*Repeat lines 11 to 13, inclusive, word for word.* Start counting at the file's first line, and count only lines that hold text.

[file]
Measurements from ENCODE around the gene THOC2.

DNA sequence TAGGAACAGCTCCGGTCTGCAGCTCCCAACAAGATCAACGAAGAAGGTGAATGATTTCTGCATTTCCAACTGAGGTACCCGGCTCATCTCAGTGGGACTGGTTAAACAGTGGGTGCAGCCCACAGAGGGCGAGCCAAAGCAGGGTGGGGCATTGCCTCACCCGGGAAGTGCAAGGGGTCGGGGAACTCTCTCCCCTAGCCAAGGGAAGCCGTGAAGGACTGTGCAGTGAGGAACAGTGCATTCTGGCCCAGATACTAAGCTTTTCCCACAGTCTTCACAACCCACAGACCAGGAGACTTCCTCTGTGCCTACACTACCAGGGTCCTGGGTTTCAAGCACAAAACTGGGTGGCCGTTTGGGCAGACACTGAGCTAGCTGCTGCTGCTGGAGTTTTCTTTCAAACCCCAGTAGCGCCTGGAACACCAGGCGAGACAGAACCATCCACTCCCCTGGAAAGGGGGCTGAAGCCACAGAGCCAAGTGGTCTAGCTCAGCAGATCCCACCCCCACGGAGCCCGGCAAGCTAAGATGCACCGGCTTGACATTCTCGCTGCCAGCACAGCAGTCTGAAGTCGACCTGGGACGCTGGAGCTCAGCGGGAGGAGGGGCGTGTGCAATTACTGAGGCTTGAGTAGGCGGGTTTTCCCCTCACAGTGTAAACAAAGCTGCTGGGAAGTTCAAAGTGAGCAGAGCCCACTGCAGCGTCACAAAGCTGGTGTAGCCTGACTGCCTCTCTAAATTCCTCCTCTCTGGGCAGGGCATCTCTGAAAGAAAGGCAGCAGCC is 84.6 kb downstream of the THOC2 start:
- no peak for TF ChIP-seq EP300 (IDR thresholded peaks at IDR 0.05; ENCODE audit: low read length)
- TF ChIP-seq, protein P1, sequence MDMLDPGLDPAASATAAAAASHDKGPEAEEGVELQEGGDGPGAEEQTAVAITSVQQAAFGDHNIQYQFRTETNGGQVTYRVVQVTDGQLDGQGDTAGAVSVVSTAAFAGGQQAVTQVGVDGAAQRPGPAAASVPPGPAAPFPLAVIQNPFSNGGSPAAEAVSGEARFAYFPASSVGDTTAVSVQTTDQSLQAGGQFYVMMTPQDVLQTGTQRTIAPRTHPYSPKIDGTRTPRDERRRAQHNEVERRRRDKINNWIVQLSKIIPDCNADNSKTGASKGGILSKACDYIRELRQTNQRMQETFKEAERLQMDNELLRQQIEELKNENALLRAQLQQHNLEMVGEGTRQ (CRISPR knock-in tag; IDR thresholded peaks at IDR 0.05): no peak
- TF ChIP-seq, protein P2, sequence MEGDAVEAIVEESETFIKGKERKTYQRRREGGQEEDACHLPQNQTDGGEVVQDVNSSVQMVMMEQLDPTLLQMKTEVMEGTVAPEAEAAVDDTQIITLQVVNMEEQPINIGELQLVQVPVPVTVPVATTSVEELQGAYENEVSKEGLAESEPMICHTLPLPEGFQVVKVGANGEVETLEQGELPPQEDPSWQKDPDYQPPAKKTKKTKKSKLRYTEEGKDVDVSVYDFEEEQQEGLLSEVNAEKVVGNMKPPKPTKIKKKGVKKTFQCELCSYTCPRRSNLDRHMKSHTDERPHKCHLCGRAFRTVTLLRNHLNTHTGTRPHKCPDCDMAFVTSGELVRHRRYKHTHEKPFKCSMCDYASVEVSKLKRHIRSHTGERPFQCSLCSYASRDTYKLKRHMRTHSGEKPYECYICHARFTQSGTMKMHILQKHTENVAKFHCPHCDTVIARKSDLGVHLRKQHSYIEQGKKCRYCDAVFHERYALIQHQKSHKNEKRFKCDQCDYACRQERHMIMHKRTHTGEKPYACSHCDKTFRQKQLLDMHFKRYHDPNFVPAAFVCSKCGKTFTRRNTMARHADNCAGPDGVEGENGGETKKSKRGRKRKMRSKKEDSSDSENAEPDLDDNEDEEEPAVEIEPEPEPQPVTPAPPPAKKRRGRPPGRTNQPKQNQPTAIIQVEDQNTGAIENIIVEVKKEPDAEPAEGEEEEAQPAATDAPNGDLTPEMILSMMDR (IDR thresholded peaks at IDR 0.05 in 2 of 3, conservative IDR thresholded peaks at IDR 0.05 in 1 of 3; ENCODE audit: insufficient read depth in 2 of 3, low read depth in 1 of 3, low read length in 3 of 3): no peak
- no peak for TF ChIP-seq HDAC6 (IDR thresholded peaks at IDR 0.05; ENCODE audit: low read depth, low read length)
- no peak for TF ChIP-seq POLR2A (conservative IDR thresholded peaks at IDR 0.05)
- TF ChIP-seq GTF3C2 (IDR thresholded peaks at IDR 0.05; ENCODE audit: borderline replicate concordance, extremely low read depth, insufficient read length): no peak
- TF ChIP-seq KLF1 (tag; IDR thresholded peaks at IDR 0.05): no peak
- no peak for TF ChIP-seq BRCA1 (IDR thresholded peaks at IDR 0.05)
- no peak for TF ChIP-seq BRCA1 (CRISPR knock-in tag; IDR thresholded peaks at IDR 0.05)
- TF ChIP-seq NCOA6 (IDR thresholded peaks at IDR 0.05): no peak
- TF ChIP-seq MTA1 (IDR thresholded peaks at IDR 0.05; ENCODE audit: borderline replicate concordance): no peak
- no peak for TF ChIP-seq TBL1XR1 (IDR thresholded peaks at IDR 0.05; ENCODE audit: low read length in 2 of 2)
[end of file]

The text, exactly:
- no peak for TF ChIP-seq BRCA1 (CRISPR knock-in tag; IDR thresholded peaks at IDR 0.05)
- TF ChIP-seq NCOA6 (IDR thresholded peaks at IDR 0.05): no peak
- TF ChIP-seq MTA1 (IDR thresholded peaks at IDR 0.05; ENCODE audit: borderline replicate concordance): no peak